Virbalis Jewish Cemetery
Virbalis (Virbaln in Yiddish) is a small town in south-western Lithuania. Jews settled in Virbalis in the middle of the 17th century. Due to the town’s location (close to the border with Germany), the economic situation of Virbalis’ Jews was always quite stable. They made a living in commerce and agriculture, however Jews also earned money by providing different border services, including smuggling immigrants over the border to Germany. However, due to widespread anti-Semitism in the area, many Jews emigrated abroad, mainly to the USA, South Africa, England and Ireland. Thus, the peak of the Jewish population in Virbalis occurred in 1885, when 1,253 Jews lived in the town, making up 50% of the town’s population. After this time the number of Jewish residents only decreased. Before the Holocaust, around 600 Jews lived in Virbalis.
Jewish children used to receive traditional Jewish education in local chadarim, and from 1887, at the improved cheder, where Hebrew, Russian, and Mathematics were also taught. After 1918, elementary education for children was accessible through the Hebrew Kindergarten and the Hebrew school of the “Tarbut” network. There was also a governmental school where Yiddish was taught with no tuition fees required. In Virbalis there were two large Synagogues and five “Kloisim”. Virbalis also had various welfare associations such as a Women’s Fellowship and “Aid Services for Immigrants”. At the centre of economic life, there was the Jewish Folksbank and a branch of “The United Company for Financial Credit for Jewish Agrarians”.
Virbalis was known for its Zionist ambience. Many local Jews spoke Hebrew acquired at the “Improved Cheder” before the Hebrew High School was established. For many years Hebrew signs were displayed on Jewish stores, despite strict rules. The “HaKhalutz” movement can be traced back in Virbalis as early as 1919. Others Zionistic organisations such as “haShomer–haTsair”, “Beitar” and “Netsakh” all had their branches in the town.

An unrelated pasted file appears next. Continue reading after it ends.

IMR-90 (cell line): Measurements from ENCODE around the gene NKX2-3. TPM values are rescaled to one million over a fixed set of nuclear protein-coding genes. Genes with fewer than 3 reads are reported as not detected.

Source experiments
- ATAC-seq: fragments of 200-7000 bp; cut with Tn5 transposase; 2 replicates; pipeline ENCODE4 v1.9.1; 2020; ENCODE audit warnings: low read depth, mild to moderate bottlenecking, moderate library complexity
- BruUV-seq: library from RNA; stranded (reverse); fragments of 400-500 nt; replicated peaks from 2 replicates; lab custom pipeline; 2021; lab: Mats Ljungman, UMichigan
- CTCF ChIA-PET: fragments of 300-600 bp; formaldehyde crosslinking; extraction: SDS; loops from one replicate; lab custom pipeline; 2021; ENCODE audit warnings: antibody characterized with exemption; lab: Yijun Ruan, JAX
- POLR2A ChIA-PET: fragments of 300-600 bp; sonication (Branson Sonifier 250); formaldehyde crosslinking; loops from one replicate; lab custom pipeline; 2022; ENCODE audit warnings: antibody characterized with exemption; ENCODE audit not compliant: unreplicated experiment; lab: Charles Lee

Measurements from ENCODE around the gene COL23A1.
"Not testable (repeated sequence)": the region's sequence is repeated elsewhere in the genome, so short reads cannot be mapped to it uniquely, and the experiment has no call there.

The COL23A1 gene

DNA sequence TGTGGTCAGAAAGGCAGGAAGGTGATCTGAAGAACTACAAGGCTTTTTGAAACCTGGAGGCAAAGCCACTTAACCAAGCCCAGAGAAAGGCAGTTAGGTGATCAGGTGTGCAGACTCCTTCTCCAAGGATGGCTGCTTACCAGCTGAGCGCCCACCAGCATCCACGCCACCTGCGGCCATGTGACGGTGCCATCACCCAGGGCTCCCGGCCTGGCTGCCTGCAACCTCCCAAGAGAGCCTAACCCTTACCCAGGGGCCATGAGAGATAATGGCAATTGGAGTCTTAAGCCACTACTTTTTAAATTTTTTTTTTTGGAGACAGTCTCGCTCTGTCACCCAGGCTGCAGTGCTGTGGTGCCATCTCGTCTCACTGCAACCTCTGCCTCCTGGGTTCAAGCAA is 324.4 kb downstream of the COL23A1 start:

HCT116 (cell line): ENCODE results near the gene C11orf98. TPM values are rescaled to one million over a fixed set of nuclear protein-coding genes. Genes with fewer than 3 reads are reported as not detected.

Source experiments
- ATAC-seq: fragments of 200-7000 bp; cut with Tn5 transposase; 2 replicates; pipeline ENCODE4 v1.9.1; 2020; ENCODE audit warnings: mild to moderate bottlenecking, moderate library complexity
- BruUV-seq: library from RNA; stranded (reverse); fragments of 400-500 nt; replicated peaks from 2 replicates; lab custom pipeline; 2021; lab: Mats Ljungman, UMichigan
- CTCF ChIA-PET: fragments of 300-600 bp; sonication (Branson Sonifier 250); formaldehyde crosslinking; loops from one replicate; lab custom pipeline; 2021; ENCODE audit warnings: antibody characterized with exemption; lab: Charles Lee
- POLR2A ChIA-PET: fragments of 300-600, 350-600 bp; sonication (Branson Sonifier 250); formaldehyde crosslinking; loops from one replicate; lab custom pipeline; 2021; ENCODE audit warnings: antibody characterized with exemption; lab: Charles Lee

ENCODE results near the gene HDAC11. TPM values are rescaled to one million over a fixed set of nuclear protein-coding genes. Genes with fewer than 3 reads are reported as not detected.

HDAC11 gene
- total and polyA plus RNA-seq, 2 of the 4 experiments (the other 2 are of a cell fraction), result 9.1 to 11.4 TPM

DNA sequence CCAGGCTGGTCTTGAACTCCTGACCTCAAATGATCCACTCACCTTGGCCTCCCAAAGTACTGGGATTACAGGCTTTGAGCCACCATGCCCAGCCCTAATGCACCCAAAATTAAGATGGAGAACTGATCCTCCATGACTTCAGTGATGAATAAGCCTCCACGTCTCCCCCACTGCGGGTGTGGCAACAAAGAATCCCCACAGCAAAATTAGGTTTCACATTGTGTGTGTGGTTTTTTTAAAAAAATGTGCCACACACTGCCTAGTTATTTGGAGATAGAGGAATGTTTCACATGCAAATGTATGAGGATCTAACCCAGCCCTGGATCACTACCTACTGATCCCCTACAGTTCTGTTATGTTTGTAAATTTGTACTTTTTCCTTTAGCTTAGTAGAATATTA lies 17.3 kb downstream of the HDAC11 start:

On June 22nd 1941, the German Army entered Virbalis encountering no resistance. During the next three months, the entire Jewish community of Virbalis was murdered in the anti-tank trenches in the meadows close to the town. Only three women hidden by Lithuanian families managed to survive. In the 1960’s, a monument was built on the mass graves.
Judging by the inscription on an ancient gravestone found in the cemetery, Jews began to bury their deceased at the current Virbalis Jewish Cemetery in the first part of the 18th century. It is also believed that this cemetery is located on the site of the previous Jewish Cemetery. This cemetery was in use until the outbreak of World War II in Lithuania. After the Holocaust, the cemetery was neglected and was gradually destroyed. In 2012, during the inspection at this cemetery, it was found that only a small part of the cemetery was still fenced, and that only one pillar of the former red-brick cemetery fence had survived. Many tombstones were found outside the fence. Among them, there were three tombstones in the shapes of volumetric houses, with Hebrew inscriptions on them. In 1993, the cemetery was registered into the Cultural Property Register of the Republic of Lithuania. There is a memorial stone, written in Yiddish and Lithuanian: “The old Jewish cemetery. Sacred is the memory of the deceased”.